Welcome to Season One Episode FOUR of the She Births® Show Podcast.
This month I spoke with with counsellor, fellow doula and birth educator Rhea Dempsey. Rhea is author of Birth with Confidence, a must read if you really want to face your fears and understand the culture of birth and how it impacts us all.
She has helped over 1,000 women give birth and is currently writing her second book – which we are really looking forward to.
The fact that Rhea has been attending births for over 30 years means she was around before the epidural arrived in the early 80s. Even though only 13% of our She Births® mums have an epidural – I would have loved to have been doula’ing in those days because so much was different, in the attitudes and the culture of births – the time lines, the expectations and the belief system around pain.
Rhea and I have both witnessed a huge increase in the phobia of childbirth, especially the fear of pain. But we ask the rather controversial question today …what are women actually missing out on when they don’t feel some of their labour – without the natural orchestration of their hormones (Dr Sarah Buckley went into detail on this in Episode 1) do they experience the shift in brain wave patterns into an altered state of consciousness…into a deeply connected state with nature and their baby that possibly even helps you parent with more ease and responsiveness?
We also discuss how past traumas can be a hindrance but also healed during birth and how birth is an ego-dissolution process – that ties very closely to the underlying purpose of pain. Cultures differ and our sub conscious attitudes towards birth really matter – the views of those around you will deeply influence the way you birth – so much more than most of us realise. Rhea believes that modern birth has become far too focused on comfort, convenience and control.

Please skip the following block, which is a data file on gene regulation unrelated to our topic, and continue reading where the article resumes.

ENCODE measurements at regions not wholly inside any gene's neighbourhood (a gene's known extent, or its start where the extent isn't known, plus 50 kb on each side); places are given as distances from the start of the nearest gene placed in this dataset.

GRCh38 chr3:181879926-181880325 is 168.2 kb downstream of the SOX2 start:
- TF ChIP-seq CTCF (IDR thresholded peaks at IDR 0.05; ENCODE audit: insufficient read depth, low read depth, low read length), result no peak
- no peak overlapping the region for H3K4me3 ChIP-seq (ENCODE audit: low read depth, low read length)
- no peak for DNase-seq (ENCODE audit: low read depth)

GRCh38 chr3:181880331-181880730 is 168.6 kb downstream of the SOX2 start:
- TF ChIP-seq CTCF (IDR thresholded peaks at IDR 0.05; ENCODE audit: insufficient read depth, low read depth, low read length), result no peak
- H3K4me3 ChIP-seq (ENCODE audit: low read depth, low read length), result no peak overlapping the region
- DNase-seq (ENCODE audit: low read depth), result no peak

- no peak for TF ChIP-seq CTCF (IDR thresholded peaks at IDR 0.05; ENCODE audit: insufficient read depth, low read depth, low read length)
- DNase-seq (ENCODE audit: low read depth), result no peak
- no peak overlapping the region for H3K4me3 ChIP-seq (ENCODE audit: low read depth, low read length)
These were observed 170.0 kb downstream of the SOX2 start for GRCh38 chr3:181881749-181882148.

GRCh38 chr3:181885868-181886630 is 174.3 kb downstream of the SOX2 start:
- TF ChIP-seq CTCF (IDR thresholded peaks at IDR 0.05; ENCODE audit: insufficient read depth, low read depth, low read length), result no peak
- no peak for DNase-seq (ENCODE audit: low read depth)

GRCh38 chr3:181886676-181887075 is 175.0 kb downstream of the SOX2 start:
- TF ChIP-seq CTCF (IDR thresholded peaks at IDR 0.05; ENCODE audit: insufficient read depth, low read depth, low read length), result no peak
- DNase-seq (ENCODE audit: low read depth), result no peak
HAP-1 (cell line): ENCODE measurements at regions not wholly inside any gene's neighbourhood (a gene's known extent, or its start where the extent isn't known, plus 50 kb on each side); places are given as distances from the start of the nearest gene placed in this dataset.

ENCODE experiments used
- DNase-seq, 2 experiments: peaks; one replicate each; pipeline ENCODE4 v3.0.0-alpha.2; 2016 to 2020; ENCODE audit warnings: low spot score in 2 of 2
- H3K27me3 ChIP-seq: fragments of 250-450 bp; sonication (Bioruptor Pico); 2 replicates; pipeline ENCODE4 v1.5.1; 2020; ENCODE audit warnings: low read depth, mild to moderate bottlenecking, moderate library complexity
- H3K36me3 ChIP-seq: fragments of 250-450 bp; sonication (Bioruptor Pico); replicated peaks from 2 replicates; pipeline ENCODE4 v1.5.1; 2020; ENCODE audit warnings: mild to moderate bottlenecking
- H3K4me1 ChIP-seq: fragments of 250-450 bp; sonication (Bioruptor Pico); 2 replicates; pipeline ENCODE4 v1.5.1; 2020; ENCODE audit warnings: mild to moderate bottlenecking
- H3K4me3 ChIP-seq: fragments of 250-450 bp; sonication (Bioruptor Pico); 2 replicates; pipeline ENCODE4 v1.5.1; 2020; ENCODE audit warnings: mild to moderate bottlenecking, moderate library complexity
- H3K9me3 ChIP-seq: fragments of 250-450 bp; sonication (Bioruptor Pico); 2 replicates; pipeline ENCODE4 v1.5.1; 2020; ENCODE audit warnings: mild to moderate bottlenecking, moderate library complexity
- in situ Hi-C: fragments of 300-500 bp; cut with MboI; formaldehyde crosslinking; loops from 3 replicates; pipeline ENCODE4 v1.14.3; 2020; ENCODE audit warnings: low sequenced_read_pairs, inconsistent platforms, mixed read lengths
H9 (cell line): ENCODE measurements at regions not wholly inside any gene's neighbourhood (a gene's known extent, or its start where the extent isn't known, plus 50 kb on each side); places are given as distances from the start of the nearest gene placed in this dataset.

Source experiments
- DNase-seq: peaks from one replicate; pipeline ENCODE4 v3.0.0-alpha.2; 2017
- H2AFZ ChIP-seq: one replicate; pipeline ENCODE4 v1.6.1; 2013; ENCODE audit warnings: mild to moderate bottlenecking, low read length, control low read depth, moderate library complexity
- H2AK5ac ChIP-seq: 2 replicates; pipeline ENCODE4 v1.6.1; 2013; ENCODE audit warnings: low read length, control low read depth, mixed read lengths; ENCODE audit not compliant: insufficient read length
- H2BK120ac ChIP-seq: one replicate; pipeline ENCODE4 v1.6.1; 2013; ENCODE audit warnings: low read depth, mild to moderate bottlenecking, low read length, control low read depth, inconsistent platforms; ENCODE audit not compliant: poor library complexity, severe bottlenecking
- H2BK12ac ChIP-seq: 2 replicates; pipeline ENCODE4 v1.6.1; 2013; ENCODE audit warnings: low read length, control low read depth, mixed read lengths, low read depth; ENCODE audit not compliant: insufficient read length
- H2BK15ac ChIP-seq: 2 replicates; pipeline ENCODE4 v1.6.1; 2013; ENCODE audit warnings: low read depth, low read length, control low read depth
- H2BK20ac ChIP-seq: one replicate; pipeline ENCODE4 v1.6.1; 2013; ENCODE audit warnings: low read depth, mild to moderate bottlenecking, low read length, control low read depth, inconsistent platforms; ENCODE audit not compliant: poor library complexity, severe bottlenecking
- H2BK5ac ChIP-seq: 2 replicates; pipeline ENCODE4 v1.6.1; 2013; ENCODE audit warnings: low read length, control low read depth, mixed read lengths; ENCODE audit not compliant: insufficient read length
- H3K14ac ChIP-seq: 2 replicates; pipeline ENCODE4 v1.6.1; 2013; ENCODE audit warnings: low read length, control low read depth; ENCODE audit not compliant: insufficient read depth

My favourite is when we talk about the different archetypes of a doula – knowledge that will help you make the best choice for your family I am sure.
Like me and a lot of us who live in the very raw and real space of birth – Rhea also swears a wee bit – so
I hope you forgive us and enjoy the show.
Listen here, leave us a review and share with your friends and family
Podcast| Launch Season 1, Episode 4
“Labour pain has a purpose. Trust it”
Rhea Dempsey has worked as a childbirth educator and counsellor for over 30 years.
A fierce advocate for natural birth, Rhea’s work began in the 1970’s when home birth was a bit of an underground scene and epidural hadn’t been invented yet.
In this episode of the She Births Show podcast she tells Nadine that she’s witnessed an unprecedented rise in medical intervention during birth in a bid to avoid the pain of labour – to the detriment of the woman’s overall experience.
‘Our collective crippling phobia of birth’
“We don’t as a culture value the labouring anymore that is not seen as important anymore,” says Rhea. “Pain is no longer seen as an expression of a body working hard and has become a real hurdle that birthing women feel they have to overcome.”
Rhea says the modern birth approach has become too focused on comfort, convenience and control.
Rhea says these words demonise the pain of labour, pitying women them and giving us the message that they should be in completely in control of their bodies without ever “surrendering to the great mystery of birth.”
The purpose of pain
“When I first started working as a birth educator, pain was just part of the deal… Instead of medicalising it, we saw birth as a psychosocial experience. That is we saw the emotional blocks in the mind and the heart, that could get in the way of labour,” says Rhea.
Rhea calls these moments ‘crisis of confidence’